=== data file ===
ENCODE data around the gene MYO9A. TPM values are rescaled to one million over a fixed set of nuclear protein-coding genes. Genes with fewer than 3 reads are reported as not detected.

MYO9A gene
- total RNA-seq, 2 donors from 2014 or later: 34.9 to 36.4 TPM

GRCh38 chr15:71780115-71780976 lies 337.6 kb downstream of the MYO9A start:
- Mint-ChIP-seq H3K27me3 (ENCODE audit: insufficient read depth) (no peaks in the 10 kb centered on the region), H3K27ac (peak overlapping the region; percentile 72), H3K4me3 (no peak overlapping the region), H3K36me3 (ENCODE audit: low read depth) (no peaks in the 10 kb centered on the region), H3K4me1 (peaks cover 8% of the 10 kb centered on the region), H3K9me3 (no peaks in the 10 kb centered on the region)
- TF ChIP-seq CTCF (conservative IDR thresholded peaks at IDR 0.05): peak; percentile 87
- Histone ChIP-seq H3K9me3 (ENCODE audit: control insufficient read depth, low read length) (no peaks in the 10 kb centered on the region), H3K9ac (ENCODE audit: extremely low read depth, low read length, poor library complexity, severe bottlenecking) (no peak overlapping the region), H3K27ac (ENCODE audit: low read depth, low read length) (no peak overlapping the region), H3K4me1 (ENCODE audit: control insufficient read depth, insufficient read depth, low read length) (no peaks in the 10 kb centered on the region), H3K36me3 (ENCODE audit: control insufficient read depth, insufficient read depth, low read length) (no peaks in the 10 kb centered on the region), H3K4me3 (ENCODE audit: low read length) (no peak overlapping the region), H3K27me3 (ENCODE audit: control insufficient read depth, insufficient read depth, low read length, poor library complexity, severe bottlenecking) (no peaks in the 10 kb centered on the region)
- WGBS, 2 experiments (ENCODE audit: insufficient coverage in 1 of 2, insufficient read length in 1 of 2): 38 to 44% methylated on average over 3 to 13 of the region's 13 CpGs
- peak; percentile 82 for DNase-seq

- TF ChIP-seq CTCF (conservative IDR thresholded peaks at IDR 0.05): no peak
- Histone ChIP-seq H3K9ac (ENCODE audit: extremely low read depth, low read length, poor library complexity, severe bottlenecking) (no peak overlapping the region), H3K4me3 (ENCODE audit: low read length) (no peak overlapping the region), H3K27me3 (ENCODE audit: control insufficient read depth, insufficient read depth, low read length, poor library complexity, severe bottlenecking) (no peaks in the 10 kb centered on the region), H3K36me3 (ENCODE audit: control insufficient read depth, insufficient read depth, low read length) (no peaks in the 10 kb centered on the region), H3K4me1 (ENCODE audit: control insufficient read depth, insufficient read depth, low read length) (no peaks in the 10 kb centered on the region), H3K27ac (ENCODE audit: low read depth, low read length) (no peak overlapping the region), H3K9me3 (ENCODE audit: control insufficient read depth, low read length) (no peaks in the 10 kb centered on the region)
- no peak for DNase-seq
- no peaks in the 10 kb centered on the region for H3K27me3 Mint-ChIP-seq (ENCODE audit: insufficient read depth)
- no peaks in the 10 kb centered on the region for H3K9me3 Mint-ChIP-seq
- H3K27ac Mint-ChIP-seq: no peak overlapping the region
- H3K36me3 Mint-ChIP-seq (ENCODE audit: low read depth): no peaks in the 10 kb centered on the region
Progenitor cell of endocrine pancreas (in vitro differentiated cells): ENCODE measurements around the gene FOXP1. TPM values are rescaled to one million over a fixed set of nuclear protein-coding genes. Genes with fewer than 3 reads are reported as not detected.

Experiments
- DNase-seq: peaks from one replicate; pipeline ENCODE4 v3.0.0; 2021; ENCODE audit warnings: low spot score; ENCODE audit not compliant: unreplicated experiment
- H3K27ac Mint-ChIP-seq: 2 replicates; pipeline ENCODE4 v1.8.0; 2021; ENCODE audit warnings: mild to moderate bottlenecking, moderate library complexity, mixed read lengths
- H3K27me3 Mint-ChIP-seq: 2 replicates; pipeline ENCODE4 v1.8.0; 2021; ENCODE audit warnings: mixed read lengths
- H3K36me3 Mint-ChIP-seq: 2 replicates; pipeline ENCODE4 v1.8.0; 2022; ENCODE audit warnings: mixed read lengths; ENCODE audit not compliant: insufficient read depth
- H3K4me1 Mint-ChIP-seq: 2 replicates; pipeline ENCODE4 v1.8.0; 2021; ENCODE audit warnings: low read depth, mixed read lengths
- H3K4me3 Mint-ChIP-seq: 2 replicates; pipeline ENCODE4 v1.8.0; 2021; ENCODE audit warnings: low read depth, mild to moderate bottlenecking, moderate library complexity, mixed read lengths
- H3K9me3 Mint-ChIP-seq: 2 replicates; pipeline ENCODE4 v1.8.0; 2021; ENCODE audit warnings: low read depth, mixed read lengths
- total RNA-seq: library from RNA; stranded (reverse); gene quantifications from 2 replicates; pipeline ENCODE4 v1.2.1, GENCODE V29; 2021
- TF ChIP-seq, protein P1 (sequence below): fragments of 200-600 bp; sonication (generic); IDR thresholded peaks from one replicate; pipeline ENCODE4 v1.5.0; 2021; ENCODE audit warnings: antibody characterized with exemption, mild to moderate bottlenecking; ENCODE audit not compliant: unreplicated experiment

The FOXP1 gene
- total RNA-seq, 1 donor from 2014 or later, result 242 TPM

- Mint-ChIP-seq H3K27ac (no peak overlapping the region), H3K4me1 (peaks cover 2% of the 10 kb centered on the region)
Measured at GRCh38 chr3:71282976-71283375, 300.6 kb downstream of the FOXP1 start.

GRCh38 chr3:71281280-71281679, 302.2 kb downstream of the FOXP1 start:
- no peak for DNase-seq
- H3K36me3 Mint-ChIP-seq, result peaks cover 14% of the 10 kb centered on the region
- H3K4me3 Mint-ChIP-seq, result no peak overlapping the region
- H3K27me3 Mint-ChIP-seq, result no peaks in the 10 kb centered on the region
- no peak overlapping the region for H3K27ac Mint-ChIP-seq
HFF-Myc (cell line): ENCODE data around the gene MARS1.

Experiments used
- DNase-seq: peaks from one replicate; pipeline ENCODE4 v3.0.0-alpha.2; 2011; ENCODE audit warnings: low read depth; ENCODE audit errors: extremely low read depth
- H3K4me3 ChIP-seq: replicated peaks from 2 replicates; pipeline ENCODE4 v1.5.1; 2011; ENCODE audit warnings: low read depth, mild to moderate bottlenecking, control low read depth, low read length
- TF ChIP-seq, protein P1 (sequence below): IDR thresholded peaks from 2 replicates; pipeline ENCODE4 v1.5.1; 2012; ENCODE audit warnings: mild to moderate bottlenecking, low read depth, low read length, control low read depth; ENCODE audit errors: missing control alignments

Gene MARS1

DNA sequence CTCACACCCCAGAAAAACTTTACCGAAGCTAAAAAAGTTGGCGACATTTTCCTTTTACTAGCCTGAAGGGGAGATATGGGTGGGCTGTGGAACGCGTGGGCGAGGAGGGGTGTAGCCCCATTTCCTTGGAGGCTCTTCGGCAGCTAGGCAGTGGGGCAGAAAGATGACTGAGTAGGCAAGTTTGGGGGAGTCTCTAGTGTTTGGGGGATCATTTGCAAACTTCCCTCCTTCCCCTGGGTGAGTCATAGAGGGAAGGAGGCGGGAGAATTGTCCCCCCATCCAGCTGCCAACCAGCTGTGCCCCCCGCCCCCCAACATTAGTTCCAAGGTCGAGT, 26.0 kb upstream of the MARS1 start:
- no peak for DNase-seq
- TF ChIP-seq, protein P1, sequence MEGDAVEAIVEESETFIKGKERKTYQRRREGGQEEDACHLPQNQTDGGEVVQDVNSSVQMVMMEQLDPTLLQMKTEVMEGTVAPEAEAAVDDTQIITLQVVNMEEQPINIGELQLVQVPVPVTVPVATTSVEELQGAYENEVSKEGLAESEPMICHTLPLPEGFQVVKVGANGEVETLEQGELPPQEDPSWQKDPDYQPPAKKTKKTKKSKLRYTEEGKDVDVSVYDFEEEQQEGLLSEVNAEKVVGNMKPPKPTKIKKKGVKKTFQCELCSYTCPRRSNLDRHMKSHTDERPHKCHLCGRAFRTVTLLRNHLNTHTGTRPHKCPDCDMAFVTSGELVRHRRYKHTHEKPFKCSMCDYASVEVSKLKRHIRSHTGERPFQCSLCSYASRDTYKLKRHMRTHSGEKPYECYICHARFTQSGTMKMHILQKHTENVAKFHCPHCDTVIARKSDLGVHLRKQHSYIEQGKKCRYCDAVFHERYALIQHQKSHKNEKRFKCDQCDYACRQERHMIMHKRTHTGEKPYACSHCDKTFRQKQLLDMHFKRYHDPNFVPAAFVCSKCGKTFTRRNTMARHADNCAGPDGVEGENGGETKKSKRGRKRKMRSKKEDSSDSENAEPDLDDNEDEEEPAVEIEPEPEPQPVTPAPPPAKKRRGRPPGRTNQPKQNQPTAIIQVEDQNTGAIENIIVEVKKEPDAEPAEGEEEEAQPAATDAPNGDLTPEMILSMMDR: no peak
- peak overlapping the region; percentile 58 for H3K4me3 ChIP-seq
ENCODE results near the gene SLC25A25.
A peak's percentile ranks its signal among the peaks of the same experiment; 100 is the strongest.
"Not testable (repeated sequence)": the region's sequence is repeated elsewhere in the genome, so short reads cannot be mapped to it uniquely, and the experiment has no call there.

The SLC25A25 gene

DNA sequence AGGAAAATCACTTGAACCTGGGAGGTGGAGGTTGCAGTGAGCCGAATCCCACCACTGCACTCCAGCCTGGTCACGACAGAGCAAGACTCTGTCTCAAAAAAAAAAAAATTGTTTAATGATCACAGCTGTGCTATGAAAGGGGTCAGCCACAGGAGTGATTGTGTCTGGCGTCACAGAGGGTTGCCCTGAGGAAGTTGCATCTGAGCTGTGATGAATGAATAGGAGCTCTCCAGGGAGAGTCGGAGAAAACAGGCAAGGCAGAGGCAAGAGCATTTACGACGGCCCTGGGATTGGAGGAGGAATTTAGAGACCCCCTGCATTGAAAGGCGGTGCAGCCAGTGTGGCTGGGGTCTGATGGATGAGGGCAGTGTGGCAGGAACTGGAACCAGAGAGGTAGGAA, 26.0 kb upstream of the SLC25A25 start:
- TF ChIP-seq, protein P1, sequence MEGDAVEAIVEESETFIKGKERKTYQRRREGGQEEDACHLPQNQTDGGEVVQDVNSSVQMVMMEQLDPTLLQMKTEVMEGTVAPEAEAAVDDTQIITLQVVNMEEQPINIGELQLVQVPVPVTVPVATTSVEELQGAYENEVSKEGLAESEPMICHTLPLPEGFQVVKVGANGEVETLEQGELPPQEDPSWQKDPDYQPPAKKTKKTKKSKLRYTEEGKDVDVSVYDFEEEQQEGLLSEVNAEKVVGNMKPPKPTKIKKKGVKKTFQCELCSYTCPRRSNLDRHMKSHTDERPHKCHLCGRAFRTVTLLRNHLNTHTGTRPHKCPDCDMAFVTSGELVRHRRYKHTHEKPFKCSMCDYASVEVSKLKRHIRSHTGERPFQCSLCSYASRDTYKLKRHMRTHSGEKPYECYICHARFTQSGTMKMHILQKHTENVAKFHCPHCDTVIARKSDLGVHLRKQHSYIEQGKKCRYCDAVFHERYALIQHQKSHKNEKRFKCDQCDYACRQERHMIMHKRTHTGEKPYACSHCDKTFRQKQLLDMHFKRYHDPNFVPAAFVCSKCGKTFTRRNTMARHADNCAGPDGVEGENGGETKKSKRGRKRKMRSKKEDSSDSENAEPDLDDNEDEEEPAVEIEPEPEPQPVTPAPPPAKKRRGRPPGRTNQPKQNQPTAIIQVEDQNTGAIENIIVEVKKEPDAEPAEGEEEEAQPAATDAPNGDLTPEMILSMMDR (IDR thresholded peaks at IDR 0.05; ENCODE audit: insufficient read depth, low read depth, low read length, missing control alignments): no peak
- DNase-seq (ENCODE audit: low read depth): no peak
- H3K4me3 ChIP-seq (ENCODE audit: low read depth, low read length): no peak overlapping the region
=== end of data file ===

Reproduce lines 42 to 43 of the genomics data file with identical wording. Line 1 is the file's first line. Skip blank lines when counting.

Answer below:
- TF ChIP-seq, protein P1 (sequence below): IDR thresholded peaks from 2 replicates; pipeline ENCODE4 v1.5.1; 2012; ENCODE audit warnings: mild to moderate bottlenecking, low read depth, low read length, control low read depth; ENCODE audit errors: missing control alignments

Gene MARS1